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Baltimore police release body camera footage from officer’s 5th fatal shooting; 3 officers fired their weapons

Baltimore Police released body camera footage from a fatal shooting last week that involved an officer who has been involved in four previous fatal shootings.

Baltimore Police on Tuesday released body camera footage from a fatal shooting last week in East Baltimore that involved an officer who has been involved in four previous fatal shootings.

The tape shows Etonne Tanzymore, 38, with his arm raised as the officers arrive to the scene of a reported shooting. Officers Christopher Mumey and Daniel Pevarnik open fire immediately after emerging from their vehicles. The driver, Sgt. Joe Wiczulis, emerges last and fires as well.

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Police said Tanzymore was holding a gun and turned toward them, although the video shown Tuesday was not clear enough to determine what was in his raised hand.

Tanzymore’s family has said that he was standing with relatives after a gunman had fired and struck one of them, and that Tanzymore was protecting a female relative trying to get back into the home. The tape shows the teenage girl standing less than five feet away from Tanzymore when the officers opened fire.

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She was not struck.

Police Commissioner Michael Harrison said the investigation was pending, but made several statements in support of the three officers who fired, saying their actions were proof that officers were still working to combat violence amid the coronavirus pandemic.

“What you saw there was officers engaging, putting themselves at risk to engage,” Harrison said. “There’s still people who want to cause harm, and we’re still dedicated to removing them from the street.”

Asked if the fact that the people the officers encountered were all related and defending themselves from another shooter puts the circumstances in a different light, Harrison said: “When you’re dealing with an armed subject who’s firing a gun, you don’t ask questions. You try to protect as many people as you can from further harm.”

The Sun reported last week that Wiczulis had been involved in four prior fatal shootings. All were cleared by city prosecutors. Pevarnkis and Mumey do not appear to have been involved in any prior shootings.

Trina Roberts said Tanzymore was her cousin, and the man who was shot before officers arrived is her brother. Also outside were her husband and daughter, the girl standing near Tanzymore when he was shot.

After watching the tape, she maintained that police incorrectly sized up the situation.

“It was overkill,” Roberts said Tuesday. “How can the Police Department and citizens ever be together when you see things like this happen?”

Her attorney, Ivan Bates, said: “We look forward to seeing what the rest of the other parts of the investigation will show.” Last week, Bates said federal investigators should look at the case.

Police said at Tuesday’s news conference that the video showed Tanzymore turned toward the officers as they arrived. The car door obscures some of the view from Mumey’s camera; a parked car obscures the view from Pevarnik’s camera. Police also blurred out Tanzymore from the footage once the officers begin firing.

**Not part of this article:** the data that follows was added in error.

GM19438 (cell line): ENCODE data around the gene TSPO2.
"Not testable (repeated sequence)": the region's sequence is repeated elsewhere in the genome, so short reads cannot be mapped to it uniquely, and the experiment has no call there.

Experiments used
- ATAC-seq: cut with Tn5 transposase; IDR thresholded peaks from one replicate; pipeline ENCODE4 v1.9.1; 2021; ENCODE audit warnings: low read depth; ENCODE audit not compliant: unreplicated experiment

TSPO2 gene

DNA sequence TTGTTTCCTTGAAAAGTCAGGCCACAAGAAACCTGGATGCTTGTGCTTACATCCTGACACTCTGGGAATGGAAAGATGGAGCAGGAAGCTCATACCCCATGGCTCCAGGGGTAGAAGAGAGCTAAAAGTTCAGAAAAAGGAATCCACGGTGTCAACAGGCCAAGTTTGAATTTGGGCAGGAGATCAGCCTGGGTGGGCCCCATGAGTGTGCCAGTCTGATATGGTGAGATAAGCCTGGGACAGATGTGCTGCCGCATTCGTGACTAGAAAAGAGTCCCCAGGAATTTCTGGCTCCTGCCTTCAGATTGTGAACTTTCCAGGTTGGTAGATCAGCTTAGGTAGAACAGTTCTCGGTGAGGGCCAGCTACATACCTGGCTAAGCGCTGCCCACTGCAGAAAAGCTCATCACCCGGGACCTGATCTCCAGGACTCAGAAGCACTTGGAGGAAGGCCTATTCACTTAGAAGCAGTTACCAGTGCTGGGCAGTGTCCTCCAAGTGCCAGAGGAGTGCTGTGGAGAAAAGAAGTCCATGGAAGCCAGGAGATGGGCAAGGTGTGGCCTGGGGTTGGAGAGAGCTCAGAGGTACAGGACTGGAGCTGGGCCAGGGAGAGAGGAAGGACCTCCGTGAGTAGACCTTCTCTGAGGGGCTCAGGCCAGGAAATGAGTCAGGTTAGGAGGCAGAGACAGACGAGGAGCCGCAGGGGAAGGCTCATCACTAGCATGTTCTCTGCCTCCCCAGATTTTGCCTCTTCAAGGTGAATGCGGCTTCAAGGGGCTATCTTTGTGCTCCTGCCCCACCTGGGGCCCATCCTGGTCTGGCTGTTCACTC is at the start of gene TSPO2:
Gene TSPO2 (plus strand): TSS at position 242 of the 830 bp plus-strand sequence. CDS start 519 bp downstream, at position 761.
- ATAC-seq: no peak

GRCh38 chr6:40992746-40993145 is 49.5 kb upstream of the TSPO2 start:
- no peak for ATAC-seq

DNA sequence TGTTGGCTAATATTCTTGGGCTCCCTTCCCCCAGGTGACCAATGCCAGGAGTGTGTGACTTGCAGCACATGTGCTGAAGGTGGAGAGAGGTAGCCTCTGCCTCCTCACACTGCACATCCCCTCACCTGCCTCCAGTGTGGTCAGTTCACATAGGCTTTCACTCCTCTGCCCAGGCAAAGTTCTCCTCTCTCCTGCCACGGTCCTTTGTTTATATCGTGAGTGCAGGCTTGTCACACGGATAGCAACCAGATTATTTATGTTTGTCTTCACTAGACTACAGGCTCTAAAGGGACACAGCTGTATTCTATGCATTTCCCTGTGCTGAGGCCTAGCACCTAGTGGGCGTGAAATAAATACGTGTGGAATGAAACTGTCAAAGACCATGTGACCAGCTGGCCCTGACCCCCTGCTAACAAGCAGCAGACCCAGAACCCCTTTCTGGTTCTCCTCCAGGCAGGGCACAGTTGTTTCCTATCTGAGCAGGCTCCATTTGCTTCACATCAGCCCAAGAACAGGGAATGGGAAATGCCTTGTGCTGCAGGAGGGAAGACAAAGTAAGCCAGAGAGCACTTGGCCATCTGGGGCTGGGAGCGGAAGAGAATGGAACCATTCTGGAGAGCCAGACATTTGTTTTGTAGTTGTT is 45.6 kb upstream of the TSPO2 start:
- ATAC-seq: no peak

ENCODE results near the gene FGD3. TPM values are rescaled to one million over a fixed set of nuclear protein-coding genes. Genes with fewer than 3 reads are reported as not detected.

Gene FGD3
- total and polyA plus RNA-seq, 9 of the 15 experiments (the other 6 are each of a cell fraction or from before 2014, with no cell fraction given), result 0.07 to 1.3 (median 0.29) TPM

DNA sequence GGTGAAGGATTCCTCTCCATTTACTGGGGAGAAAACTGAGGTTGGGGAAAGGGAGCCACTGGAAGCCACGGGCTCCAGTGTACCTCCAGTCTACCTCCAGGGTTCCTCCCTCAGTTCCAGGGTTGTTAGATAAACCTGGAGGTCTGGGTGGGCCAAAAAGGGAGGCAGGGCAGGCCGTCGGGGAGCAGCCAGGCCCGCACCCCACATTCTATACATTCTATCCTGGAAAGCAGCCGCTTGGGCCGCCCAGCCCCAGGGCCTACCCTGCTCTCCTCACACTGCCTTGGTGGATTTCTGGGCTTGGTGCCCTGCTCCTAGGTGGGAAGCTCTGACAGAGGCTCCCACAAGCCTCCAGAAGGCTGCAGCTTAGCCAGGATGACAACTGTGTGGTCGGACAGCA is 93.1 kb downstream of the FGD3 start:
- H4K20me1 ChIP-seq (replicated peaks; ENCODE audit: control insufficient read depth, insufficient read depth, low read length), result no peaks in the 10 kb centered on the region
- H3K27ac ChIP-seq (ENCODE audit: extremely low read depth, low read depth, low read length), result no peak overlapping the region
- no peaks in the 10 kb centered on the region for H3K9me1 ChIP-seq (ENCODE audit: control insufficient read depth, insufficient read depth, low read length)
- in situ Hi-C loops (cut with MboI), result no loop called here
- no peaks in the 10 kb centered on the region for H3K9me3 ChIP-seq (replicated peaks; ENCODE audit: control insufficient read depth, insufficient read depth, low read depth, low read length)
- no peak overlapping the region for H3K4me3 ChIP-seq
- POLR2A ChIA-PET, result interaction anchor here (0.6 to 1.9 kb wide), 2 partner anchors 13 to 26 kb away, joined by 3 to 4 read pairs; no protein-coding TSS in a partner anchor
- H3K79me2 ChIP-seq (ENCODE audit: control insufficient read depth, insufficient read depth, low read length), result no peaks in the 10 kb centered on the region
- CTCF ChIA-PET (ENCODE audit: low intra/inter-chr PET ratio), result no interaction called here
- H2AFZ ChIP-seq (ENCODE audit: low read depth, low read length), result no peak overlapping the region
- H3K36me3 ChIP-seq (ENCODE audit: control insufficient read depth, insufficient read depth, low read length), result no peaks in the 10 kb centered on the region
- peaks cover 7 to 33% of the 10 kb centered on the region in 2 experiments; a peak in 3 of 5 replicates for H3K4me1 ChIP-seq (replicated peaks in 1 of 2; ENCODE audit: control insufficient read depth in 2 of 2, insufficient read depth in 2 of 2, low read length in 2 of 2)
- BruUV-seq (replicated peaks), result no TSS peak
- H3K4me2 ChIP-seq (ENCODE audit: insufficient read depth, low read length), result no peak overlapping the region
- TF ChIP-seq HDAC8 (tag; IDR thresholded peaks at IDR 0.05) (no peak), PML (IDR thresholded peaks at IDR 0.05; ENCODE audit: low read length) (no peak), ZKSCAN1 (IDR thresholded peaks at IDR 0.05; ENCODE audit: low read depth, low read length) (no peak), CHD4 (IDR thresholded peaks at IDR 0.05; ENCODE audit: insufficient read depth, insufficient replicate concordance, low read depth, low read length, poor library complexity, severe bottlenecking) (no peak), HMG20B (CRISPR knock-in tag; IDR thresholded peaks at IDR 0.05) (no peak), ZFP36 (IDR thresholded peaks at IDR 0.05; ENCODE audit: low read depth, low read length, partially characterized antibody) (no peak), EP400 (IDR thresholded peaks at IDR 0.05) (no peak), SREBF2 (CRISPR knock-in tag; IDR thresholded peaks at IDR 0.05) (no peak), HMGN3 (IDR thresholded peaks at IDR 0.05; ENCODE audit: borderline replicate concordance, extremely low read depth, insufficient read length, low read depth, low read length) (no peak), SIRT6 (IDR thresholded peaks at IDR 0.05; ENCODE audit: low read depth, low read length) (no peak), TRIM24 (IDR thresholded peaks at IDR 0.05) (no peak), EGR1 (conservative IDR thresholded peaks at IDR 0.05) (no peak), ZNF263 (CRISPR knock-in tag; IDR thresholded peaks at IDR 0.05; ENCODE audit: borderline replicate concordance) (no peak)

Wiczulis is assigned to the District Action Teams, and fatally shot people in 2010, 2013 and 2016, the latter in which two people were killed. Prosecutors cleared him and the other officers involved in those shootings of criminal wrongdoing.

Michael Davey, an attorney who works with the police union, could not be reached Tuesday for comment. Last week, he said of Wiczulis: “He’s an outstanding officer who has been assigned to some of the most dangerous areas in Baltimore City, and every one of his shootings have been justified and have been reviewed extensively by the Baltimore city State’s Attorney’s Office.”

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The police department also performs “after-action” reviews on officer-involved shootings. In the past, the reviews began after police received a declination letter from prosecutors, but Harrison revised the policy for the reviews to happen within 30 days of the incident “to ensure a step-by-step investigative look at the incident” and provide recommendations for “corrective measures.”

Deputy Commissioner Brian Nadeau, who leads internal investigations, said that Wiczulis’ past performance review showed “no reason why he should not have been back on the streets that day.”

All the officers involved in last week’s shooting are on administrative leave pending the review, he said.

Experts say an officer being involved in five shootings — let alone five fatal shootings — is rare. But they also cautioned that each should be evaluated on its own factors.

Wiczulis “is statistically an aberration in the sense that most officers go through their entire careers without ever firing their guns in the line of duty,” said Geoffrey Alpert, a professor at the University of South Carolina. “Every shot fired has to be accounted for.”

David A. Klinger, a former police officer and criminology professor at the University of Missouri-Saint Louis, wrote a book about officers who shot people, including some involved in multiple incidents.

“What you may well have is an officer who is doing his or her job really well, or you may have an officer with a maligned heart, or an officer simply not up to the task of making an appropriate decision,” Klinger said.

“Unusual things in life are not evenly distributed across the population. Believe it or not, some people get struck by lightning more than once.”

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